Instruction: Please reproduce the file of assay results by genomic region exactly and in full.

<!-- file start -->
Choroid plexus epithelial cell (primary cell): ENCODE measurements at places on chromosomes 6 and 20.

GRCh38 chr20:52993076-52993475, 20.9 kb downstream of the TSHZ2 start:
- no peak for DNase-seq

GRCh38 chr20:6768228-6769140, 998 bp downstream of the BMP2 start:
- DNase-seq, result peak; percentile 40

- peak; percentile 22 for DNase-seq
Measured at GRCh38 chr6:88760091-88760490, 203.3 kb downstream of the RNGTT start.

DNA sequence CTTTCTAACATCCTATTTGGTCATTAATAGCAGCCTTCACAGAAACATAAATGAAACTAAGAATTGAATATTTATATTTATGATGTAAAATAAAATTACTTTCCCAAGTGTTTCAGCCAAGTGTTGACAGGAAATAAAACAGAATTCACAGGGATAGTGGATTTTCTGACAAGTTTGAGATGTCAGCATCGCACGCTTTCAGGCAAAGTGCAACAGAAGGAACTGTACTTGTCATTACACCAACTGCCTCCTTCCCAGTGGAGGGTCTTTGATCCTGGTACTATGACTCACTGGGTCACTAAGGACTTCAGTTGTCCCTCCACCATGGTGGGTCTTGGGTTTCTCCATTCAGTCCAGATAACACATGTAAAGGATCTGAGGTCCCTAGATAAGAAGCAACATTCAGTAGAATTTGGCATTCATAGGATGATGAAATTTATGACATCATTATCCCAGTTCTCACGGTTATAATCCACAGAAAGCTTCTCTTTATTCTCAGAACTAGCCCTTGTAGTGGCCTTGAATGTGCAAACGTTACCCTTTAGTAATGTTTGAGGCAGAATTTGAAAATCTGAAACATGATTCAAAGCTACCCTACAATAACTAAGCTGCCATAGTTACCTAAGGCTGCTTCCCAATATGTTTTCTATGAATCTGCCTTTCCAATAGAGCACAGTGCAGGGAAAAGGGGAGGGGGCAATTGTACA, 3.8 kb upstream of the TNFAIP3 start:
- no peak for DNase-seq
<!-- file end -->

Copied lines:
Choroid plexus epithelial cell (primary cell): ENCODE measurements at places on chromosomes 6 and 20.

GRCh38 chr20:52993076-52993475, 20.9 kb downstream of the TSHZ2 start:
- no peak for DNase-seq

GRCh38 chr20:6768228-6769140, 998 bp downstream of the BMP2 start:
- DNase-seq, result peak; percentile 40

- peak; percentile 22 for DNase-seq
Measured at GRCh38 chr6:88760091-88760490, 203.3 kb downstream of the RNGTT start.

DNA sequence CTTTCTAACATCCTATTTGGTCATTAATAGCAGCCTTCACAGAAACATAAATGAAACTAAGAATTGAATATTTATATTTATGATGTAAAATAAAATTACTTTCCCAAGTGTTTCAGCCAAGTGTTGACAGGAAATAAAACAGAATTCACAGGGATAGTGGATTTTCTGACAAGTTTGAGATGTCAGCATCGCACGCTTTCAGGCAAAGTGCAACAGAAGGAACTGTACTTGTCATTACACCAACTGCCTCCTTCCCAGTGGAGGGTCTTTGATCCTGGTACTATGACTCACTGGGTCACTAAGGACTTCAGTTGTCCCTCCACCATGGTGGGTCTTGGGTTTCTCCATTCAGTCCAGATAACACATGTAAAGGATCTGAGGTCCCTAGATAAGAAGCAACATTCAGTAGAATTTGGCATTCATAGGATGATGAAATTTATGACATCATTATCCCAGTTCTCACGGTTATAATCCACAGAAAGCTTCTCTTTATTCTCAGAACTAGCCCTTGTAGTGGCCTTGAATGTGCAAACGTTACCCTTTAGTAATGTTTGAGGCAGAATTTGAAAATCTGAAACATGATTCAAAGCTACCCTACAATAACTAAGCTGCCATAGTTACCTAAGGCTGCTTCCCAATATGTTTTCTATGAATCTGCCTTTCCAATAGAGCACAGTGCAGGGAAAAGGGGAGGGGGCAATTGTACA, 3.8 kb upstream of the TNFAIP3 start:
- no peak for DNase-seq